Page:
Gas Treatment May Replace Dentist Drill
Your memory is stimulated by your senses. And your sense of hearing can trigger one very unpleasant recollection: the anxiety-inducing sound of the dentist's drill. That whirling and grinding is enough to make a quarter of all people fearful of the dentist, but unfortunately, that puts their dental health at risk. According to the Centers for Disease Control and Prevention, nearly 90 percent of all Americans have had at least one cavity.
There may be new hope for those who fear the dentist's chair. Researchers at the University of Missouri are working on their version of a device to eliminate the need for the drill.
The device, called a non-thermal argon plasma brush, blasts out a gas filled with tiny particles that kill any bacteria it comes into contact with and cleans the cavity. Currently, a dentist uses a drill to cut through the tooth enamel to remove decay.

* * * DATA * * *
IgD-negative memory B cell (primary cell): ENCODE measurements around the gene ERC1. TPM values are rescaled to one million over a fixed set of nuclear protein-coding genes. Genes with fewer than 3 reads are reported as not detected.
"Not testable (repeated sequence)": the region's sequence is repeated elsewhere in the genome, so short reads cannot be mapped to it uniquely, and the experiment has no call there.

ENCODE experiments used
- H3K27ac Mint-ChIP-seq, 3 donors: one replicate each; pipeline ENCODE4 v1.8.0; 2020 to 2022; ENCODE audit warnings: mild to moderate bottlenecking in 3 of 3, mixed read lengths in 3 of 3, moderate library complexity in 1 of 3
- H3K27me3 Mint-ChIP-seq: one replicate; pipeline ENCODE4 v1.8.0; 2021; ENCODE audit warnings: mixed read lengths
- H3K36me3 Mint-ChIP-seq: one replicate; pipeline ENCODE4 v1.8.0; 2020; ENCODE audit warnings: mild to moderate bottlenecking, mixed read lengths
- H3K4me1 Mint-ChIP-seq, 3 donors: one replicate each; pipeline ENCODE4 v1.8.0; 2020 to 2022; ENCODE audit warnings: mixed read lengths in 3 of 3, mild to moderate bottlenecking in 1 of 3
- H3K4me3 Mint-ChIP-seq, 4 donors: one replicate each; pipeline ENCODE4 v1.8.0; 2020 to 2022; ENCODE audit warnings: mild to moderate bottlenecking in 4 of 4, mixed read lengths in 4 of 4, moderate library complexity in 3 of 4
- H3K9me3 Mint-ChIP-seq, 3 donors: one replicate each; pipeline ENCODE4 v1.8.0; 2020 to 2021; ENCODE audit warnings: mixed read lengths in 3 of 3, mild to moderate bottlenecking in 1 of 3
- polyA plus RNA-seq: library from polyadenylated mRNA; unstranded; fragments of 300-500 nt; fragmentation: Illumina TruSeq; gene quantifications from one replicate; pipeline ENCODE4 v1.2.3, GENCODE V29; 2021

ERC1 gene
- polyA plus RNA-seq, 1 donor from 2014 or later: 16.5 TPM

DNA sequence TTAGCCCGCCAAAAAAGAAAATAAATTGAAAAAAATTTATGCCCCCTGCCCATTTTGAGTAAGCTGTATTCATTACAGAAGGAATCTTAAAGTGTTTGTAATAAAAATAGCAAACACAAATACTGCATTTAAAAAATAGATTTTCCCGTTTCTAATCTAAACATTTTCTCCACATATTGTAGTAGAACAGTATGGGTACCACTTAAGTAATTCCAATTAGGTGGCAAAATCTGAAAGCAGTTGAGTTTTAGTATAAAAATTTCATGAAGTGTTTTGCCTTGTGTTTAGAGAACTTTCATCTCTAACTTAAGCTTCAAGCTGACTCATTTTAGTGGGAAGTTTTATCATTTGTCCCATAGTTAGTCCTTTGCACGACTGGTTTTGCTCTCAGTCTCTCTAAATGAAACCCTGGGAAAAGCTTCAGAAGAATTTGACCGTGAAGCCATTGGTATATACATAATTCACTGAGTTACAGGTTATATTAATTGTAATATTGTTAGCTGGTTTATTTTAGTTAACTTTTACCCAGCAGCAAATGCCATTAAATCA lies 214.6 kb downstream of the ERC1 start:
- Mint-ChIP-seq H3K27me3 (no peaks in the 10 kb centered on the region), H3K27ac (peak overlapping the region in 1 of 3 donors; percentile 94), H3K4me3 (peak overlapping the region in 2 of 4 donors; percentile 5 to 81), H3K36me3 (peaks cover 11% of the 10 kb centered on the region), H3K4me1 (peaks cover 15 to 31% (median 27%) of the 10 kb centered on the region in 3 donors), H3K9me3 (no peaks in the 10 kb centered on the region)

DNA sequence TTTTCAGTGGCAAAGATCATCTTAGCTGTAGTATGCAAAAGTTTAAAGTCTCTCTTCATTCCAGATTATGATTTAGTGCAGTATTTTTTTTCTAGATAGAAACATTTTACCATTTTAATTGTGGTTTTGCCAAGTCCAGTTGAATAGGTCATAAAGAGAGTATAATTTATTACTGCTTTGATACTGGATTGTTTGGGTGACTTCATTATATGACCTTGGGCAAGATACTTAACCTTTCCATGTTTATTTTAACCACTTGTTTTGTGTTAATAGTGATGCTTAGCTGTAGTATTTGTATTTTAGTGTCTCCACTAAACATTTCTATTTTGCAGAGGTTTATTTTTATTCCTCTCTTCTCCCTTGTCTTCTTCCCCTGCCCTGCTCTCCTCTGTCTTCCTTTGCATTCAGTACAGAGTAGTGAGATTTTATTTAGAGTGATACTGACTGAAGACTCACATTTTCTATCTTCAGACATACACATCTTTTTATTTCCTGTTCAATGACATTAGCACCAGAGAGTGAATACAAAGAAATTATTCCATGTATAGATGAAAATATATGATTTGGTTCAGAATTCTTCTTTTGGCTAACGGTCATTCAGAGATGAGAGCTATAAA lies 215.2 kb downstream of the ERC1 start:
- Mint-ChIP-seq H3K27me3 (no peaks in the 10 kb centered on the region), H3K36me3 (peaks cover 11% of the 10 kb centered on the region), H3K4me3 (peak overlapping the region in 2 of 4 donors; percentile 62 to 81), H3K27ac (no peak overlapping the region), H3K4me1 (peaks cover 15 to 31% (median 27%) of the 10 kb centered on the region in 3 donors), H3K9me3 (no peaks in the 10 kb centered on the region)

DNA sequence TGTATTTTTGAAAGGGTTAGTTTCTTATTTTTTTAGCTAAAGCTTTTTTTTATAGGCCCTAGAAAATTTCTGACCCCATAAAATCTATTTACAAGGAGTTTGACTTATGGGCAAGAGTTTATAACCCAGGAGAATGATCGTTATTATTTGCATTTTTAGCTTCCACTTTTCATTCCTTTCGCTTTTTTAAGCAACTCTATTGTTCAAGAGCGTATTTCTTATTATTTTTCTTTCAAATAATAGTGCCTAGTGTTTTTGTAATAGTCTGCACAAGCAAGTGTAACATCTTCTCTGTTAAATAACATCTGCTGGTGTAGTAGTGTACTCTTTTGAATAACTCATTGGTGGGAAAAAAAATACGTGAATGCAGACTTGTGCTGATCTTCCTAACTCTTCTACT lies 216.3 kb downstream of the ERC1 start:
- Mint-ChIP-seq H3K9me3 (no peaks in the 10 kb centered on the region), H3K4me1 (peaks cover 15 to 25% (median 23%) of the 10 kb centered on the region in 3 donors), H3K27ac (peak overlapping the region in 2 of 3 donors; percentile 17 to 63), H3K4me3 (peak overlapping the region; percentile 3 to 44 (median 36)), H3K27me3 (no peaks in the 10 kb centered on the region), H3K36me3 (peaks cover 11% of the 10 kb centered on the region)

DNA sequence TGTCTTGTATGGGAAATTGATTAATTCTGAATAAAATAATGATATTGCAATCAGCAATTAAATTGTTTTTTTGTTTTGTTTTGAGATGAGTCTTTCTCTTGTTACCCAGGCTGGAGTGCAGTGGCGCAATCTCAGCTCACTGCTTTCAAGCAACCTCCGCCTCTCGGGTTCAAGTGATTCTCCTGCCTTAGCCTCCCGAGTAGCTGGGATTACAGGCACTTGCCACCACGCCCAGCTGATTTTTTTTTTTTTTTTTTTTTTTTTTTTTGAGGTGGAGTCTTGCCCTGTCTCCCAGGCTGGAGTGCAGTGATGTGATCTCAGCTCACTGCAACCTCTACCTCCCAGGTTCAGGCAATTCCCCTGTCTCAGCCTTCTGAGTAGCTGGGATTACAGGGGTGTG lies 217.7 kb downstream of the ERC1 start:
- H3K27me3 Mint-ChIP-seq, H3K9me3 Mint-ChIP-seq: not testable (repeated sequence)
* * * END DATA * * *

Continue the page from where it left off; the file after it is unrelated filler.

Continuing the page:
The new device, the researchers say, won't harm tissue and it takes only 30 minutes to clear the decay away. Because they say it cleans teeth more thoroughly, they found that the fillings that are then used to repair teeth were 60 percent stronger than fillings put in drilled teeth.
The gas-blasting brush will undergo clinical trials before it's available in the U.S., but you read more about the results published in the European Journal of Oral Sciences. Either way, the idea of forever forgetting the whizzing sound of the dentist's drill will make it worth the wait.
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- Cavities •
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- Gas-Blasting Brush •
- Non-Thermal Argon Plasma Brush •
- Tooth Decay